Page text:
Badger’s Rob Watts was at the Autosport International Show, and sat down with former McLaren mechanic and current Sky F1 pundit Marc Priestley to talk through some of the major talking points in Formula One.
Rob Watts: Without a doubt, the biggest news story of the winter is Nico Rosberg’s retirement. I didn’t see that coming. What was your take on it?
Mark Priestley: I had an exclusive interview with him the day before [he announced his retirement] and he was the most relaxed I’ve ever seen him. He was in great spirits, and we chatted for half an hour which was way more than we had booked out. He answered all of my questions in a very open and honest manner – apart from those about 2017. I asked him what number he was going to have and whether it was going to be the number one and he said ‘Oh I don’t want to talk about that, I haven’t even thought that far ahead – I just want to concentrate on the moment’.
At the time, of course, you think that’s fine and completely understandable. Even though there were clues in hindsight, none of them had triggered. Even the Mercedes team had no idea, so that tells you what a closely guarded secret it was. I have to say I have respect for his decision. Having got to know him a bit better during that half an hour, I have a lot of respect for what he’s achieved and what he’s gone through to achieve it. 2016 took everything he had – he literally gave it everything. He sacrificed a lot at home and took a different approach in terms of his preparation and focus, and he literally had nothing left by the time he had got to Sunday night in Abu Dhabi. He was completely spent, and you could see that.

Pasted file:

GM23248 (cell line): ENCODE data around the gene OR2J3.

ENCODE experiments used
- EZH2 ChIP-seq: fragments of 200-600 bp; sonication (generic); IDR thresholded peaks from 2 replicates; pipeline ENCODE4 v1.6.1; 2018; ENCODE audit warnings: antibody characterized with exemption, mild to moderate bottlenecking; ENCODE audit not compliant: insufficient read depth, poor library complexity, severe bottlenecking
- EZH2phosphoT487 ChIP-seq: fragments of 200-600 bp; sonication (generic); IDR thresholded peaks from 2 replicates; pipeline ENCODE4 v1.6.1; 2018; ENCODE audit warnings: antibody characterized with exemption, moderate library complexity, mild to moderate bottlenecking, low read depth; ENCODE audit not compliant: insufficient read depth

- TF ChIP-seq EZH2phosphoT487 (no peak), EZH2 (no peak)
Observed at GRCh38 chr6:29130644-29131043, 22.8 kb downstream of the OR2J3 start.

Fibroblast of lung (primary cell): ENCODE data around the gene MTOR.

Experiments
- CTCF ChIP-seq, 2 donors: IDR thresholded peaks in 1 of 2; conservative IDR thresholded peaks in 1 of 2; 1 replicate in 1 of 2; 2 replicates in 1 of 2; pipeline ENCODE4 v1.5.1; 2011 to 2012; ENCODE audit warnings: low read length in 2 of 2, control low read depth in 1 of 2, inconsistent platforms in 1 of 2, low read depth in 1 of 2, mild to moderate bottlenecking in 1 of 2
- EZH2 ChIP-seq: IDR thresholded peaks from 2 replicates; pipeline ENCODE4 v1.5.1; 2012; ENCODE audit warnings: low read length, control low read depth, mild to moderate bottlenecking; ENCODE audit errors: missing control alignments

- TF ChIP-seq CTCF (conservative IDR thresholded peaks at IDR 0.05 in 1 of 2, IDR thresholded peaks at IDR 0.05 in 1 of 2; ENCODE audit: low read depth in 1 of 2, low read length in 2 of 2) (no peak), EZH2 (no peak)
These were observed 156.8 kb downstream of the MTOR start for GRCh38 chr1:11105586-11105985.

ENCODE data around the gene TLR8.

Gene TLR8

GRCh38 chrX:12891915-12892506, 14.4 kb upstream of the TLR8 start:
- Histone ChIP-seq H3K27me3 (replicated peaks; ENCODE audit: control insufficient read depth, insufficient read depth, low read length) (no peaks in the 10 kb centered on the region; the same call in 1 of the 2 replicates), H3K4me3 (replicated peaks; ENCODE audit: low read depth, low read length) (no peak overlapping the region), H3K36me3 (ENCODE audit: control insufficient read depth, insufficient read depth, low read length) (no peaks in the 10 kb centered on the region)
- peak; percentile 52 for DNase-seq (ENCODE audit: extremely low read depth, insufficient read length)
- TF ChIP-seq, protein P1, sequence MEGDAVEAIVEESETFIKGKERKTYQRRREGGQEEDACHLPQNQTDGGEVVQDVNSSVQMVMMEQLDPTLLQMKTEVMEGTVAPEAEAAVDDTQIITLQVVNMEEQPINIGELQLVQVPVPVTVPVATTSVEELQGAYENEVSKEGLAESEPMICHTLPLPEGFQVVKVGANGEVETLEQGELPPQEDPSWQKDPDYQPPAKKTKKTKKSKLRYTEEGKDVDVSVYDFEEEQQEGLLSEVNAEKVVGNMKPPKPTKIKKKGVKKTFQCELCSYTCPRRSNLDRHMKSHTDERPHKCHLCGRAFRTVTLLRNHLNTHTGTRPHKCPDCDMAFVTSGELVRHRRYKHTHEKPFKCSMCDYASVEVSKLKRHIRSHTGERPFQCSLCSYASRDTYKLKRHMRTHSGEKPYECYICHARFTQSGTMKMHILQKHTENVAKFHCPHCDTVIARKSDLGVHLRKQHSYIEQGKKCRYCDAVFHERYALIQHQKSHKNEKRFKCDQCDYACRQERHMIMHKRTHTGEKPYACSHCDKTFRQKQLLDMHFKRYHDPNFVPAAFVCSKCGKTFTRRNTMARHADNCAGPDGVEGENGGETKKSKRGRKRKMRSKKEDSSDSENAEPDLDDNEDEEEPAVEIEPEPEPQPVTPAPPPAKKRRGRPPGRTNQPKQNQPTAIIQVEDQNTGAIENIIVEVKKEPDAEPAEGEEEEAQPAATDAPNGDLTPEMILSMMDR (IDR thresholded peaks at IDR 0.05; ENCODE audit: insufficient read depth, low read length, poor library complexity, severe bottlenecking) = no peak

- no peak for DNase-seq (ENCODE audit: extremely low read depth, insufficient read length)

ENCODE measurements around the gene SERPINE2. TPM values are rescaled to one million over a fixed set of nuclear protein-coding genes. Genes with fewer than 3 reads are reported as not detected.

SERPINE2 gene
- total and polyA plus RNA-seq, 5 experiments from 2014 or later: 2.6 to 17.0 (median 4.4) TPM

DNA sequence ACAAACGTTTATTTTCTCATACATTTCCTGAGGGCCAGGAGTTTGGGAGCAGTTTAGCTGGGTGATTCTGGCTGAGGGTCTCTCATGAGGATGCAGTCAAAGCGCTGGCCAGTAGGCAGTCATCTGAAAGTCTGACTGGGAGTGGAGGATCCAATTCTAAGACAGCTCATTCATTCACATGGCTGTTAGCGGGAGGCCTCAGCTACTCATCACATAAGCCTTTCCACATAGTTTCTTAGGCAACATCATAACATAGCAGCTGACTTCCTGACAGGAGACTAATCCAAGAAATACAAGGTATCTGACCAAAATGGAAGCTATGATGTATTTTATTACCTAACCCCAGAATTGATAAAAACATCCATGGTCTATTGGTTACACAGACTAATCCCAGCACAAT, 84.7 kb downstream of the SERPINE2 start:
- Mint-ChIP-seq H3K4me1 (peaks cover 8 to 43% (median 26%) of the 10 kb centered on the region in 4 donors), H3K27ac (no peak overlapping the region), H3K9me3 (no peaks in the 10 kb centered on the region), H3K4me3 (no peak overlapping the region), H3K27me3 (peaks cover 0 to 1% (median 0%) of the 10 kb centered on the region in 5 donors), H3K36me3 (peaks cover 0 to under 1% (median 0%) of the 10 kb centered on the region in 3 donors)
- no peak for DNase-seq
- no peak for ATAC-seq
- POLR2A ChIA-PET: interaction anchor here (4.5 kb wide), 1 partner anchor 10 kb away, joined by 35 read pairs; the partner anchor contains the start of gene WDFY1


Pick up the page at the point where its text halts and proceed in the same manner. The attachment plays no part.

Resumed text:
So I have a total respect that he didn’t want to go through that again and again when yes, he might have got two or three titles, but he didn’t need that. He wanted to become World Champion, and he’s done it. There’s a lot of benefits obviously to being a Formula One driver, but why sacrifice so much of the rest of his life that he sees as so important when he’s already ticked the thing off his list that he wanted the most?
RW: We saw a mental toughness from Nico last year, that we’ve perhaps not seen from him before. Do you agree that Austin 2015 (cap-gate) was a turning point in his career?
MP: He told me that he’d spent two or three days after [Austin 2015] feeling distraught with himself, and then he said he picked himself up, went for a run, and said that he never wanted to feel like that again. So that was definitely a turning point for him. I think you’re right – it’s his focus that has changed, and that was the difference – obviously there were some mechanical issues that you could debate all day long for Lewis, but at certain parts of this year, he was not as mentally focused as Nico was. I don’t think even Lewis could argue with that.
When you’re trying to win a Formula One race or a championship, everything has got to be right – it’s not an easy thing to do. Nico took advantage of every opportunity because he was so focused. When those opportunities came along, he didn’t put a foot wrong, and that’s what has won him the title.
RW: It was quite frustrating to see just how shut off Nico became at times last season, but we now know he was using a mind coach to help him focus one race at a time. What role do you think that played?
MP: Some people see it as a weakness, and Lewis has alluded to that by saying that he doesn’t need one. He’s almost trying to put it down as their rivalry continues even after Nico’s retired. I don’t see that as a weakness, though. I see that as trying to hone every single part of your armoury, trying to maximise everything thing you’ve got. The mental focus and mental toughness needed in any top sport is a huge part of it; a part that a lot of people do overlook.